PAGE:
You have wilting plants and you don't know why. Although you water them, they don’t get better. You would even say it is making it worse.
If it has ever happened to you, it is very likely that your garden has been affected by the phytophthora fungus. A very dangerous and difficult to treat variety of fungus, which can remain dormant for a long time in the roots of plants.
The phytophthora extends through the host plant to death and contaminates the soil in which it was planted. Once the fungus has developed, it is almost impossible to eliminate it.
But keep calm. If you catch it at an early stage of the disease, it is still possible to save the plant.
In this article we are telling you how you can prevent the appearance of phytophthora and we are giving you some tips to detect it in time. Do you want to know more? Keep reading.
What are the symptoms of phytophthora?
In the early stages of infection, it is easy to confuse the symptoms of phytophthora with the lack of irrigation. But these simple guidelines will help you distinguish it:
Affected plants do not improve with irrigation: At first, it may appear that the species infected by the fungus are lacking water. The leaves turn brown, yellow or red and end up wilting. However, no matter how much we water them, their condition does not improve.
Brown spots appear on stems and roots: With the attack of the fungus, rot marks appear on the roots of the plant and at the base of the stem. This can give us a clue that our plant is being infected.
It only affects plants in soils with poor drainage: If the only plants that have symptoms of drought are those that are in soils with waterlogging, it is most likely due to the attack of the fungus. This point is key to detect it in time and eliminate it.
The fruits rot: In the case of fruit trees, we will see brown areas appear, with an appearance similar to leather, on the surface of the fruits. These spots end up rotting all the fruit.
Gomosis: Trees affected by phytophthora exude a sticky amber substance through their bark, which is known as gummosis.
Which plants are more sensitive to phytophthora?
Almost any plant can suffer the attack of phytophthora. However, these varieties are especially sensitive:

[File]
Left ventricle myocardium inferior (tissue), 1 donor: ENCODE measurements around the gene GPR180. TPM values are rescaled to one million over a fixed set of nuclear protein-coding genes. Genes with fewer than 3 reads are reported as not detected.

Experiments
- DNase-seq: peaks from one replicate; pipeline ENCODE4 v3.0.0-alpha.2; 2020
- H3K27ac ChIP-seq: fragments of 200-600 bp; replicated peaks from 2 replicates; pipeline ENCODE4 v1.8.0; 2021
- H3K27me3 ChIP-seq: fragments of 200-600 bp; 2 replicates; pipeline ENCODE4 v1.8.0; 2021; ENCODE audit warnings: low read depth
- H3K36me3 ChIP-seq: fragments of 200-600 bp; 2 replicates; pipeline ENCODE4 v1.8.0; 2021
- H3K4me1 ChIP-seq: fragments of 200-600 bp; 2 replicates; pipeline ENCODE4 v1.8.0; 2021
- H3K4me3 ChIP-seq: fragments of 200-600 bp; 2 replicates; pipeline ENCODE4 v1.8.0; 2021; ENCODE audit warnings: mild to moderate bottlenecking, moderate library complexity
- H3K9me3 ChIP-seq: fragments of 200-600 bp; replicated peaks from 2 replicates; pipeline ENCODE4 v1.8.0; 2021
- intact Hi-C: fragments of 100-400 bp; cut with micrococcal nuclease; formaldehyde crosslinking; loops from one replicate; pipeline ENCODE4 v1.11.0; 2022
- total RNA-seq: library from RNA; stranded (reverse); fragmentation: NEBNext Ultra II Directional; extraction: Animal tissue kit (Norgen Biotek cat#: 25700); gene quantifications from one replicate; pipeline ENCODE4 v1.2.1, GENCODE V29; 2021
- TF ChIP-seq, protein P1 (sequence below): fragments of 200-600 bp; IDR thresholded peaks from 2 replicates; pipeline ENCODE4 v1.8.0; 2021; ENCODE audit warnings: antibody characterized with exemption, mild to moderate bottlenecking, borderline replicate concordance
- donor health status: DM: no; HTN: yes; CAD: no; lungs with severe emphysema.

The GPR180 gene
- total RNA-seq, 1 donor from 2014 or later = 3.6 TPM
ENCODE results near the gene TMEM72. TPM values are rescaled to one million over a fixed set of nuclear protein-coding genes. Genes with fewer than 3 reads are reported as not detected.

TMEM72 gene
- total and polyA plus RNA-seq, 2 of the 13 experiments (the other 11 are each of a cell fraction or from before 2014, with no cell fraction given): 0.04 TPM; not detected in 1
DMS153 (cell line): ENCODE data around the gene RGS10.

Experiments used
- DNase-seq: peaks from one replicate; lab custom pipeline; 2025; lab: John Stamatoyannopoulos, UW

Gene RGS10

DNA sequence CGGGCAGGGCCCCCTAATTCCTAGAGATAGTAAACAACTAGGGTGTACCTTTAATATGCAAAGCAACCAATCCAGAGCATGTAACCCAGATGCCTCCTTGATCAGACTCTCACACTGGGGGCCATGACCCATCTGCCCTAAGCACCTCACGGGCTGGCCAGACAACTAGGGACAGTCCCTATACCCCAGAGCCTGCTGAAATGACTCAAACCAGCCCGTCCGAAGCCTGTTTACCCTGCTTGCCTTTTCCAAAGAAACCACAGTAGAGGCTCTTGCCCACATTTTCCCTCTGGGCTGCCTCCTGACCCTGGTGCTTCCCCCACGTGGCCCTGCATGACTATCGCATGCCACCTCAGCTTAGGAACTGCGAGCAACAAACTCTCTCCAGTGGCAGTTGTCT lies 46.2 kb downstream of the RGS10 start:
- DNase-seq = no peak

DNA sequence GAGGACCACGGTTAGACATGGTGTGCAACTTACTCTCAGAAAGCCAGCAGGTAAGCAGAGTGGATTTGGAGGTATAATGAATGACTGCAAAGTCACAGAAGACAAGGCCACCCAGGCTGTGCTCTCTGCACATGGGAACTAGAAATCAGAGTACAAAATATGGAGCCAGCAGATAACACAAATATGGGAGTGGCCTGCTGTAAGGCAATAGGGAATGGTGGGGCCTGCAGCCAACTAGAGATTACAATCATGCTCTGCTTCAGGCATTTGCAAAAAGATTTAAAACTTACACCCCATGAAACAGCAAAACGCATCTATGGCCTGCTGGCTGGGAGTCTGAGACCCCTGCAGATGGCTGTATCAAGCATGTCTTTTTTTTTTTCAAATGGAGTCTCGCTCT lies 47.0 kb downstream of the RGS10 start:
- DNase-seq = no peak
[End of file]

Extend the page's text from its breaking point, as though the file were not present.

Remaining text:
Conifers: Dryness extends from the base of the trunk to the top. The branches turn brown, as if the tree was drying.
Citrus and fruit trees: Lemon, avocado, peach tree ... These species are usually targeted by the phytophthora. We will notice it by the appearance of brown spots on stems, leaves and branches, and by the rot of the fruits. It is also common for gummosis to occur.
Lawn: Freshly sown and poorly drained grass is the most susceptible to the phytophthora fungus.
Once the fungus has spread throughout the plant, there are no products that can completely eliminate it. Therefore, the best weapon against phytophthora is prevention.
How is phytophthora prevented?
These are the guidelines you should follow to prevent your plants from being affected by the fungus:
Like most fungal diseases, phytophthora thrives in moist soils. It infects the plant through the water absorbed by the roots.
To avoid it, we must always ensure that the soil has good drainage and no waterlogging.
Excessive irrigation can be fatal to our plants. We will avoid overwatering them.
Use disease resistant rootstock Some varieties of fruit trees have a natural resistance to phytophthora. Use them as a rootstock of a weaker variety to protect it.
Some species of fruit trees that you can use are:
• Trifoliate orange and hybrid varieties of this tree
• Pomelo and tangerine hybrids
• Sour orange
Applying a mixture of fungicides can be useful to prevent the appearance of phytophthora in young plants. In addition, it can also eliminate the fungus in the early stages of the disease.
Remove infected specimens
Once the disease has spread too much, it is almost impossible to eliminate it. If you have a much damaged specimen, it is best to remove it so that it doesn’t infect others nearby.
Did you find these tips helpful? Would you add any more? Tell us in the comments.